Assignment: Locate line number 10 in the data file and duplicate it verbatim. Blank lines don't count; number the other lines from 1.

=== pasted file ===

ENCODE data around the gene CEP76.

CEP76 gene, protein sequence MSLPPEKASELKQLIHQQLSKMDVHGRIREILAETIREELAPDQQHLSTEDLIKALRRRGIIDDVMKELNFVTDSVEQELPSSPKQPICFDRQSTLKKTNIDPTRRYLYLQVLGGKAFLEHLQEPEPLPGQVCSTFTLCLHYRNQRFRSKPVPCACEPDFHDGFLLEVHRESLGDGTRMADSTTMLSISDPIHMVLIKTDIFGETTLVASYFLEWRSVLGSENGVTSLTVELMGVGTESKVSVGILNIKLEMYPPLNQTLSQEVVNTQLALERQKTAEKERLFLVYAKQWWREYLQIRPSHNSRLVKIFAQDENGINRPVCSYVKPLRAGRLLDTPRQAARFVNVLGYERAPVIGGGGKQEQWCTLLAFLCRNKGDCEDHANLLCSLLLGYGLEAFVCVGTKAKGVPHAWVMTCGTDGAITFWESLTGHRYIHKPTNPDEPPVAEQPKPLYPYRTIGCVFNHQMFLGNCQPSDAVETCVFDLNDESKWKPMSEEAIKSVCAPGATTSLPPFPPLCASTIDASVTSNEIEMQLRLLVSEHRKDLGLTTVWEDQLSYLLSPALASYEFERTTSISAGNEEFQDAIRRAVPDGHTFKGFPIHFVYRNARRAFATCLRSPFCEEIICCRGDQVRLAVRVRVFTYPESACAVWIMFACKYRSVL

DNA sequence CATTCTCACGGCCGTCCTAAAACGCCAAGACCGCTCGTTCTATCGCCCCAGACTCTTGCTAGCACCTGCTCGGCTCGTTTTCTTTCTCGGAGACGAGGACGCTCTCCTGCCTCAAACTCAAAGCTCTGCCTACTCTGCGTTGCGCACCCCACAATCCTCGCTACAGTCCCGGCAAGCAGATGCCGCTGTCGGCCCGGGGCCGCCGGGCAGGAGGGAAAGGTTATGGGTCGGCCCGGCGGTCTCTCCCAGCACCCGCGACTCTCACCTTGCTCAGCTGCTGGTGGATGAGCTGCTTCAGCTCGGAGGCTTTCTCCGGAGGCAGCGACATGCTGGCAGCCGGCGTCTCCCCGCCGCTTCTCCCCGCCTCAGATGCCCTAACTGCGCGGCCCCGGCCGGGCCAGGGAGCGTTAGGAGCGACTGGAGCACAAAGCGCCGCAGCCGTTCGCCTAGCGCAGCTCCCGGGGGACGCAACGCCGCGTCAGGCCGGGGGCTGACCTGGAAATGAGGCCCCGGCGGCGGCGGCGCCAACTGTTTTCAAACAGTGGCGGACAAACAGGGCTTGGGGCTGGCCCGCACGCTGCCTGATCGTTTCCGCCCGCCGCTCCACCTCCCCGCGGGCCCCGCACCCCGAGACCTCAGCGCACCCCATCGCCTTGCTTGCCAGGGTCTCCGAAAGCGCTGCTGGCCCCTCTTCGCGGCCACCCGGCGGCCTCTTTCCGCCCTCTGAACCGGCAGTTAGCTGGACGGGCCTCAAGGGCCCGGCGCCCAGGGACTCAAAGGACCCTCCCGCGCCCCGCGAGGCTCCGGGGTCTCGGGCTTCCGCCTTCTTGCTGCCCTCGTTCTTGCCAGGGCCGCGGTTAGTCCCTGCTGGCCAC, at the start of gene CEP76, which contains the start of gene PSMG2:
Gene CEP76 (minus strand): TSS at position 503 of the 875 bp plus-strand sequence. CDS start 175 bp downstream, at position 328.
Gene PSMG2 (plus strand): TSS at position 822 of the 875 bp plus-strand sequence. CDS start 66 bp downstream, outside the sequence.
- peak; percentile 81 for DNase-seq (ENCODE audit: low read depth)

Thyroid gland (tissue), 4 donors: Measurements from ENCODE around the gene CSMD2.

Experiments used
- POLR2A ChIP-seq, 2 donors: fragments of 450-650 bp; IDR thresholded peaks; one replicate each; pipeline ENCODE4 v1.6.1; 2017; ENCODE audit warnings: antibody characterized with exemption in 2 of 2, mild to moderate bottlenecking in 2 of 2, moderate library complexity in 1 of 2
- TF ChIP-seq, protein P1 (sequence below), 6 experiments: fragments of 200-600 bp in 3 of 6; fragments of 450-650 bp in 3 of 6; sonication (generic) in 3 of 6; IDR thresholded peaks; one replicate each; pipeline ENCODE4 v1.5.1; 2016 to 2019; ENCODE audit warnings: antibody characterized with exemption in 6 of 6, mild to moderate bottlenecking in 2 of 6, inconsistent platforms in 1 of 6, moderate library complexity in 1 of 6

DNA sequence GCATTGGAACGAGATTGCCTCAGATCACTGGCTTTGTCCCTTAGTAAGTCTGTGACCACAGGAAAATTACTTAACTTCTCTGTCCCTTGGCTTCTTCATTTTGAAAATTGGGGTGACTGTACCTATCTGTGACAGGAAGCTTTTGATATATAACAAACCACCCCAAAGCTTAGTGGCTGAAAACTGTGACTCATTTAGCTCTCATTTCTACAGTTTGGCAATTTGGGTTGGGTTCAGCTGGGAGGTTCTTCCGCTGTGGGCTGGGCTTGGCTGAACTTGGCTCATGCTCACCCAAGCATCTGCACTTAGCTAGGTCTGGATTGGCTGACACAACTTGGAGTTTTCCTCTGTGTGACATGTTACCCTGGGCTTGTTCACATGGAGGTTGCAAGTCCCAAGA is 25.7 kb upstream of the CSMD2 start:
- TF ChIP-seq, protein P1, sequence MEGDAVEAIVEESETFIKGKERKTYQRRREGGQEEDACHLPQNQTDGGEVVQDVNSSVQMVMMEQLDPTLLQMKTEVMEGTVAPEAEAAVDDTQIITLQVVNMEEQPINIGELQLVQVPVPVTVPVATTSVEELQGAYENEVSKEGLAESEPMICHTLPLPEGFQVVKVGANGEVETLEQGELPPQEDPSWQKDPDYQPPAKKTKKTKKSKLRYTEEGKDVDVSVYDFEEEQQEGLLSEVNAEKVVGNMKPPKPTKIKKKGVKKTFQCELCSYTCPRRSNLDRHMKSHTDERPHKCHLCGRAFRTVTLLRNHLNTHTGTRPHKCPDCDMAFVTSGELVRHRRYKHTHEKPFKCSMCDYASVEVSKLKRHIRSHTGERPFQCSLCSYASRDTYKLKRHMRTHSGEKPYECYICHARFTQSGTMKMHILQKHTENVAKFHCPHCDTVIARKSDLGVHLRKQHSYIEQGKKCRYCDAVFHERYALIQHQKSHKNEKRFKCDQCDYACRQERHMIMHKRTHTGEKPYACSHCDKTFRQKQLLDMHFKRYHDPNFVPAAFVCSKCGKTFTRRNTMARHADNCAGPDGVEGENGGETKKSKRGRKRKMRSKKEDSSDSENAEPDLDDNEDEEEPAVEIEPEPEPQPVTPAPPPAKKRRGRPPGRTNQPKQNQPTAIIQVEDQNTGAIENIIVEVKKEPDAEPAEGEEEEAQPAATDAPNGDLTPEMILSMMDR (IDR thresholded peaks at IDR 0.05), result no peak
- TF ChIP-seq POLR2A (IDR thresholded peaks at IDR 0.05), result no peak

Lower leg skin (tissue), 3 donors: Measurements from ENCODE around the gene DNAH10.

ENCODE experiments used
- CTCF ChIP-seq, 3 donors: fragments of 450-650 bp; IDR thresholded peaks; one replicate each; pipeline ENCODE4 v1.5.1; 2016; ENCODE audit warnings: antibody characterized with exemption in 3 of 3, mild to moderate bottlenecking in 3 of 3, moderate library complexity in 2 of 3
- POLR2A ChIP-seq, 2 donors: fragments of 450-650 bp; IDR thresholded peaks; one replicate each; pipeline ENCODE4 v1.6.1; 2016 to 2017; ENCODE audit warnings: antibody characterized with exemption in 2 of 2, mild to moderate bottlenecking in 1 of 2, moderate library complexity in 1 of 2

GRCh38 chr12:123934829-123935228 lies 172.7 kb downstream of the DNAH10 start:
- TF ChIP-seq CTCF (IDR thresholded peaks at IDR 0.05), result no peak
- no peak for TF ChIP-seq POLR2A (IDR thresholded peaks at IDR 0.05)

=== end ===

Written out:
- TF ChIP-seq, protein P1 (sequence below), 6 experiments: fragments of 200-600 bp in 3 of 6; fragments of 450-650 bp in 3 of 6; sonication (generic) in 3 of 6; IDR thresholded peaks; one replicate each; pipeline ENCODE4 v1.5.1; 2016 to 2019; ENCODE audit warnings: antibody characterized with exemption in 6 of 6, mild to moderate bottlenecking in 2 of 6, inconsistent platforms in 1 of 6, moderate library complexity in 1 of 6